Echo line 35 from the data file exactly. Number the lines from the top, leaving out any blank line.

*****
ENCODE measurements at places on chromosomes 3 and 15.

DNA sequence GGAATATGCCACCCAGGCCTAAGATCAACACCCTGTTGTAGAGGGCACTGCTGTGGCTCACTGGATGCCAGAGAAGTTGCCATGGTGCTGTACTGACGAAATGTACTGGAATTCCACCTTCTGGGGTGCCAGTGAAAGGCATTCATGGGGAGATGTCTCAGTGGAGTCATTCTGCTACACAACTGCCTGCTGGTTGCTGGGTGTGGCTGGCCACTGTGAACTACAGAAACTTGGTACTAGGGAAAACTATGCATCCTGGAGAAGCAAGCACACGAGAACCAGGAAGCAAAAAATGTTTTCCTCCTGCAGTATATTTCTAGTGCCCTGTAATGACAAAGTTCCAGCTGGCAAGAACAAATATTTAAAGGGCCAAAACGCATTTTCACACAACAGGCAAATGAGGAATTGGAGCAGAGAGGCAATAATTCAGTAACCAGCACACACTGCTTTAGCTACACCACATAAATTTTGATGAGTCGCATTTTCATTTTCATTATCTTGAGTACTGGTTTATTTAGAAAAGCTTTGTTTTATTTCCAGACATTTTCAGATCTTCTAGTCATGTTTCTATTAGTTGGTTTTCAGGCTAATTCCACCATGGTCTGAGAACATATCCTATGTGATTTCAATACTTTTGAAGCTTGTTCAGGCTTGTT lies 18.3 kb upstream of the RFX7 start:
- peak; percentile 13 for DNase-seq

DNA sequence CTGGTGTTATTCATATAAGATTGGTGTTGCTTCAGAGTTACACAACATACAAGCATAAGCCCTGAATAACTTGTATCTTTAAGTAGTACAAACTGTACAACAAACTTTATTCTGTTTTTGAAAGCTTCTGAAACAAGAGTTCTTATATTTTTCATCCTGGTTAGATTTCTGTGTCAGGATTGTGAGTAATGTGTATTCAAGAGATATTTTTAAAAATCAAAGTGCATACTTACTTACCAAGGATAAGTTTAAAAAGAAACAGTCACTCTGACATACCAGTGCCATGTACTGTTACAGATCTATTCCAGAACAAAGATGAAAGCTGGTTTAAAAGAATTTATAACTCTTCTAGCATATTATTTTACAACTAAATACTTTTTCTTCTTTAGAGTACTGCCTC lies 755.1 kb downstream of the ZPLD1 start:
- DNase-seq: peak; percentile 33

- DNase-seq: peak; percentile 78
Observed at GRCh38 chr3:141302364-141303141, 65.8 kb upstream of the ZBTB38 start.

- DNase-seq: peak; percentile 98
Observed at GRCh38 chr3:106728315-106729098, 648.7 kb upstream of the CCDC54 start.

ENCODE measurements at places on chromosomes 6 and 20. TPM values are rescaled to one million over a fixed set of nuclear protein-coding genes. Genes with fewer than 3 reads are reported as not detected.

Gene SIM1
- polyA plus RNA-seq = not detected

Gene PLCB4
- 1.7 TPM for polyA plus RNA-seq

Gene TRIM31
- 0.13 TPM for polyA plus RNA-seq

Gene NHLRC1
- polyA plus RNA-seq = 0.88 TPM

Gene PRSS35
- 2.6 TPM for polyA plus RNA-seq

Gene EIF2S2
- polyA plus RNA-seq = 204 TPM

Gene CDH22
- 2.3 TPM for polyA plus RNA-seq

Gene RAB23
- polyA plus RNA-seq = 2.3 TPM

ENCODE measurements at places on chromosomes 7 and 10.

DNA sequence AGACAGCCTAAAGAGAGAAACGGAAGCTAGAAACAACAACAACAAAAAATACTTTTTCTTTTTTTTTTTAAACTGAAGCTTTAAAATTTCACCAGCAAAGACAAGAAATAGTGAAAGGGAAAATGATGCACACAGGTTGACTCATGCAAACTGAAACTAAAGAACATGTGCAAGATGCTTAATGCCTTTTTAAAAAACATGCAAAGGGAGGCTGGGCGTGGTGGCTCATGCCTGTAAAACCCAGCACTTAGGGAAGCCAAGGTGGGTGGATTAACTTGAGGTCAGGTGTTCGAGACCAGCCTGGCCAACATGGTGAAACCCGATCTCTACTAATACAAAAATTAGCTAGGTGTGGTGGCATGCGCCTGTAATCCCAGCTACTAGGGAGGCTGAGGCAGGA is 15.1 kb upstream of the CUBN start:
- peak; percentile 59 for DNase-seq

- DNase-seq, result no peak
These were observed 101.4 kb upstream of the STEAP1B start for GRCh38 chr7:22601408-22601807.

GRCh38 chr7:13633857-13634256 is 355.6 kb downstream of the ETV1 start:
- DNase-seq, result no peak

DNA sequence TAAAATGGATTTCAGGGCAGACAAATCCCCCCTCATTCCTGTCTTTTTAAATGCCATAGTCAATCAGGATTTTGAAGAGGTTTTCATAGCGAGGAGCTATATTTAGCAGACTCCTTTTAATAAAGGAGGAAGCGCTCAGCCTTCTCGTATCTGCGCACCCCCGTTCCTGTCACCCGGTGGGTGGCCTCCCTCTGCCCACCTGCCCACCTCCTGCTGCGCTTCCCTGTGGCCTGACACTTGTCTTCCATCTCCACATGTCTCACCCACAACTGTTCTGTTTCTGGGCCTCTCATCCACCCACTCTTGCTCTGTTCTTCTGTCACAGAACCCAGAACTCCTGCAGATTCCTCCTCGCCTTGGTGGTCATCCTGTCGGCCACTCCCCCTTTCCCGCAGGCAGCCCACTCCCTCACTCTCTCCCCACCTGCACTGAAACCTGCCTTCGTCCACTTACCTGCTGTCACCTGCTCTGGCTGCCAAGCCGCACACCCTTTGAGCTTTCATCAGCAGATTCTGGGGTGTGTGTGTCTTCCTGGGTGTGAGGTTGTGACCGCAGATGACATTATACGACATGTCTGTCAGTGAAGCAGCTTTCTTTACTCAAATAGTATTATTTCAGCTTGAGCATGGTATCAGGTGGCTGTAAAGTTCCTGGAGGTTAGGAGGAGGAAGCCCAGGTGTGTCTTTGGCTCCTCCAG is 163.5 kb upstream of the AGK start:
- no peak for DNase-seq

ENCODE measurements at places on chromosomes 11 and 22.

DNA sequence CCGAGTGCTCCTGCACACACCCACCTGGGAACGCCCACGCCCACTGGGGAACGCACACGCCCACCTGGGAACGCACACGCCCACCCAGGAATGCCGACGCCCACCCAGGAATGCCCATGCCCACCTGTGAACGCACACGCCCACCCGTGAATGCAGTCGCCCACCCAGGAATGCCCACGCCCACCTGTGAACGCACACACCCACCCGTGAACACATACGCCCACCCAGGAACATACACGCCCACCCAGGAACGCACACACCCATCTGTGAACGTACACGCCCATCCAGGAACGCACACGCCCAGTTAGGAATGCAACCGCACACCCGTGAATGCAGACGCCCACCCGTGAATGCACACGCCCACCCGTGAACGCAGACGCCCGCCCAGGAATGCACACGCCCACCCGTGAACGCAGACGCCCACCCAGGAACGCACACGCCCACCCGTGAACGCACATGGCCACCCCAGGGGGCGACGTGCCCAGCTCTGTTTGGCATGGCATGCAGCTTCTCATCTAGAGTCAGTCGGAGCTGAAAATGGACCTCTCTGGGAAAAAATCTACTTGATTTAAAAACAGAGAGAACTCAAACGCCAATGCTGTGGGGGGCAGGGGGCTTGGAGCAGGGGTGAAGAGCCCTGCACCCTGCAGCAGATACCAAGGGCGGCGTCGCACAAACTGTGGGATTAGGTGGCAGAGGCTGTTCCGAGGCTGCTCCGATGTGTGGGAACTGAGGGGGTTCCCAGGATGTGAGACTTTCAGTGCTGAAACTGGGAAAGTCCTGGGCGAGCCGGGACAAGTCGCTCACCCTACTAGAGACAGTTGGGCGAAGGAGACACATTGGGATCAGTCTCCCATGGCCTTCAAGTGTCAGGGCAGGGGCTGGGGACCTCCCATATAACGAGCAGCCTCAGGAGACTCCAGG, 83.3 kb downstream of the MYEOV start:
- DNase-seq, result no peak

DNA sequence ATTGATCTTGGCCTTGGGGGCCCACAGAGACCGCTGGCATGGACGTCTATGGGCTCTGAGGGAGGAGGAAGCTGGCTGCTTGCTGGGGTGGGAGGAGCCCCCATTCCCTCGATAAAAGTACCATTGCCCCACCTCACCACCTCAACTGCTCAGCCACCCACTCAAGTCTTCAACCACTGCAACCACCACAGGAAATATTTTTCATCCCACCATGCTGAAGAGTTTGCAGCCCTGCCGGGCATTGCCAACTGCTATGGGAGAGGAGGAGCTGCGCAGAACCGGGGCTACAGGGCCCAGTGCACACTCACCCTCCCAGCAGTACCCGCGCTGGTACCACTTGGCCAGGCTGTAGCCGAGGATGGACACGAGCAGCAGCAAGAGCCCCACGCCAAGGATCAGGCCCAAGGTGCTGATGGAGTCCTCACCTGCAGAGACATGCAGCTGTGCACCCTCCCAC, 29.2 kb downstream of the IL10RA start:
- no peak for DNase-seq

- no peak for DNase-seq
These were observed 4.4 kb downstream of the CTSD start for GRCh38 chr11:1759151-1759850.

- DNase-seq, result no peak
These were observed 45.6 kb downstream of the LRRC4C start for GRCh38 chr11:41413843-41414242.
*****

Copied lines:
- no peak for DNase-seq